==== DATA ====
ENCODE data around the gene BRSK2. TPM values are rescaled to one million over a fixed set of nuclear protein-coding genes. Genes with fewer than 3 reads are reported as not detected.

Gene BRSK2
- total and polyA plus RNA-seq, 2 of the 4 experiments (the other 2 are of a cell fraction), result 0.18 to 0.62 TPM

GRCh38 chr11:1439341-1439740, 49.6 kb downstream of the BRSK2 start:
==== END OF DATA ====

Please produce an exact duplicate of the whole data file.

ENCODE data around the gene BRSK2. TPM values are rescaled to one million over a fixed set of nuclear protein-coding genes. Genes with fewer than 3 reads are reported as not detected.

Gene BRSK2
- total and polyA plus RNA-seq, 2 of the 4 experiments (the other 2 are of a cell fraction), result 0.18 to 0.62 TPM

GRCh38 chr11:1439341-1439740, 49.6 kb downstream of the BRSK2 start: